The restaurant faces the fountain in front of the theater and has outdoor seating that will be very inviting in good weather. Inside the spacious restaurant are comfortable booths and tables as well as a bar the length of the high-ceilinged dining room. It is a pleasant and well-arranged space, and features brilliant large photographs of steeplechase racing, kayaking, and other scenes of Loudoun County country life.
And the food is the best part of this attractive and inviting place.
The lunch menu consists of a surprisingly long list of tempting offerings in groups labeled Appetizers (8 different offerings $4.50 to $9.50); Entrée Salads (6 at $8.50 to $14.50, three of which were available in smaller portions with an entrée); Seafood and Pasta (5 from $12 to $17); Chicken (3, $10 and $11); Sandwiches (8 $7.25 to $13.75); Burgers (3 all at $8.25); and Steaks and Ribs (5, $15 to $18). In addition, there are eight sides ($3 and $4) and three dessert choices ($6 and $7). The dinner menu is slightly expanded with entrée prices just a little higher.
We started a recent lunch with the soup of the day – a deliciously-flavored Chicken Mushroom Soup that turned out to be almost a stew – hearty and satisfying enough to be a main course. In addition to the soup of the day, the Grill offers a “Homemade” Lobster Bisque, both at only $4.50.
The sliced Prime Rib sandwich ($13.75) was plentiful and tender and served on a French baguette with au jus for dipping. It also had a layer of Monterey jack cheese, and was served with some of the best French fries we’ve had anywhere – thinly cut and subtly seasoned with BRG’s special blend.
My wife chose to combine an appetizer and a small salad for a meal, which turned out to be a good choice. The Asian Chili Shrimp consisted of some 8-10 fried shrimp ringing a mound of Asian peanut slaw topped with tempura-style fried green beans and chopped peanuts.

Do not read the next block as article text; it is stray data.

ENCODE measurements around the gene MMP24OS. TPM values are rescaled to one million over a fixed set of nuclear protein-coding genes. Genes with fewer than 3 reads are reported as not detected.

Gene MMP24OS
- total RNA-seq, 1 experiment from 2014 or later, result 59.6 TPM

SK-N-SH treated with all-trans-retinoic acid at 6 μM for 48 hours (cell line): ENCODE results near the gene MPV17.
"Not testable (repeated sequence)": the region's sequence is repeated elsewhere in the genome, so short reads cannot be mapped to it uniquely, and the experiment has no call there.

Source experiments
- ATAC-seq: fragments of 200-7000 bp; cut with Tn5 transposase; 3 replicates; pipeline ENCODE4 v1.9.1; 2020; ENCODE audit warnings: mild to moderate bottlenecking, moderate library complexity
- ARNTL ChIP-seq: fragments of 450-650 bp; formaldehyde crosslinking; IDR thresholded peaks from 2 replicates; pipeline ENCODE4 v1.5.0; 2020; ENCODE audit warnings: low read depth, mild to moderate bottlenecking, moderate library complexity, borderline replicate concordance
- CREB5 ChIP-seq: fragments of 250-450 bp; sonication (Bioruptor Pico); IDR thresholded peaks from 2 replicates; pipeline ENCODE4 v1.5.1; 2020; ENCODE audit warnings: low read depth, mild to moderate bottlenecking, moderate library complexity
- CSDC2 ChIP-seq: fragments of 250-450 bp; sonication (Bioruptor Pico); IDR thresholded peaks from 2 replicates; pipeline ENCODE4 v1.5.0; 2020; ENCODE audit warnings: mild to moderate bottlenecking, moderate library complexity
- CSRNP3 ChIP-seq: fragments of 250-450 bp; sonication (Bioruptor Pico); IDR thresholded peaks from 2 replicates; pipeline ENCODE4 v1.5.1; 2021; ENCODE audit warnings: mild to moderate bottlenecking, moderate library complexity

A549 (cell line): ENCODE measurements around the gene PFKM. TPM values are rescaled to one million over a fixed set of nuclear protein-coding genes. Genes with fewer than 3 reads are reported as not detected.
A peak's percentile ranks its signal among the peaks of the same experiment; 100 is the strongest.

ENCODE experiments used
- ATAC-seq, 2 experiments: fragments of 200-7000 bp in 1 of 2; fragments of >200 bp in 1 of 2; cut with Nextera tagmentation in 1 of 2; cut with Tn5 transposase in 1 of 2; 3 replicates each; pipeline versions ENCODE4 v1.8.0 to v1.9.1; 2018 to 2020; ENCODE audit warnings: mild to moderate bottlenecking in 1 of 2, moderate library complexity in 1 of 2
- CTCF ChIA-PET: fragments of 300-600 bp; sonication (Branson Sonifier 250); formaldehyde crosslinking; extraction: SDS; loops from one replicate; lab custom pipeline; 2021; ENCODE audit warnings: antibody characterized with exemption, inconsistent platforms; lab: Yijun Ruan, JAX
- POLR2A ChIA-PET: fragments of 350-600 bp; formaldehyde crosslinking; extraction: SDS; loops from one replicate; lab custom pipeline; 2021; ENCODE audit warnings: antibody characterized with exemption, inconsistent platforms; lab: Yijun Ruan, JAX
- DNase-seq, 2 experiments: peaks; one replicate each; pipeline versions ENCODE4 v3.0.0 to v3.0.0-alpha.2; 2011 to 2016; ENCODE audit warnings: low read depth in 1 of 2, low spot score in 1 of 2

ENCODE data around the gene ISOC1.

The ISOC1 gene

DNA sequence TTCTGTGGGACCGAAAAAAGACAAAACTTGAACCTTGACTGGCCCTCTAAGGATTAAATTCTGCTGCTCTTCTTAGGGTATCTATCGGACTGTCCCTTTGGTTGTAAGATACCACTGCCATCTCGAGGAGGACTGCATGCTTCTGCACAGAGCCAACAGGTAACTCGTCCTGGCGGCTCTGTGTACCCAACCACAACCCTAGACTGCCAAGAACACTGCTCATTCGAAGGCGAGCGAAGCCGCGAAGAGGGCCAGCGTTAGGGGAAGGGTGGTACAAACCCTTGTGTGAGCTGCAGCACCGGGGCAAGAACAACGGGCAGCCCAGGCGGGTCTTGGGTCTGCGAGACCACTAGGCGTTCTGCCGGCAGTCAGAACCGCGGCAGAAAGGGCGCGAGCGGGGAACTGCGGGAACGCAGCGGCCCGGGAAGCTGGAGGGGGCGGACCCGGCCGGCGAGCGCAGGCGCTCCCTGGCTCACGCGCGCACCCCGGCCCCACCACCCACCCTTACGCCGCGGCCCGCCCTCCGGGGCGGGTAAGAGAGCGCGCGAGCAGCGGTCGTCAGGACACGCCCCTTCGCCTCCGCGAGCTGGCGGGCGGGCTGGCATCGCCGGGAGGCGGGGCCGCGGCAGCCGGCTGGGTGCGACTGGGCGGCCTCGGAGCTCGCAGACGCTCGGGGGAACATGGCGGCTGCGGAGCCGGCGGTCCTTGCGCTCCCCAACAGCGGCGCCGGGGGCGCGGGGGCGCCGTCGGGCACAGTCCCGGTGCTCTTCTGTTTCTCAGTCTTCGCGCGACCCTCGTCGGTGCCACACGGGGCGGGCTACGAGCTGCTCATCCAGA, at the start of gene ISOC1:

The Mixed Greens Salad was adorned with chopped tomatoes and mangoes and tossed in a classic vinaigrette. Excellent. The Grill offers a small version of this at $4.50, as well as small versions of its Caesar Salad and its Blue Ridge House Salad (romaine, tomato, corn, cucumber, and croutons tossed in a ranch dressing).
At another lunch, we chose the Barbecue Ribs ($17.75), which turned out to be an entire rack that almost hung over the already large serving plate. They were juicy and the sauce was tasty without being too sweet. They were served with fries and a side of Blazin’ Saddle Beans, a BRG recipe. We highly recommend the dish.
The Prime Rib dinner was all it should be, tender and flavorfully rubbed with some BRG special blend of seasoning. Prime Ribs go for $15 at lunch, and are available at larger sizes at dinner for $19 and $24. The Grill also offers several steaks and chicken dishes.
The wait staff is well trained and refreshingly, they pitch in to help one another. When a glass of ice tea starts to reach bottom, another magically appears handed by a different waiter even when our waitress was not immediately available.
Blue Ridge Grill Manager Kevin Weitz tells us that the restaurant blends all its seasonings and sauces onsite with its own recipes. He also is particularly proud of a dessert that he created –Dulce de Leche Chocolate Cake – a thick dark chocolate cake baked with a dulce de leche center and served with vanilla bean ice cream and whipped cream, then drizzled with chocolate and caramel sauces (like it needed it!) Other desserts are a Catoctin Mountain Apple Walnut Cobbler and Banana Pudding.
The Grill serves wine, beer, and a full range of alcoholic drinks.
George Humphries is a retired Navy aviator who began cooking at the age of 10 and has managed several large restaurants. He has lived in Loudoun Country since 1984.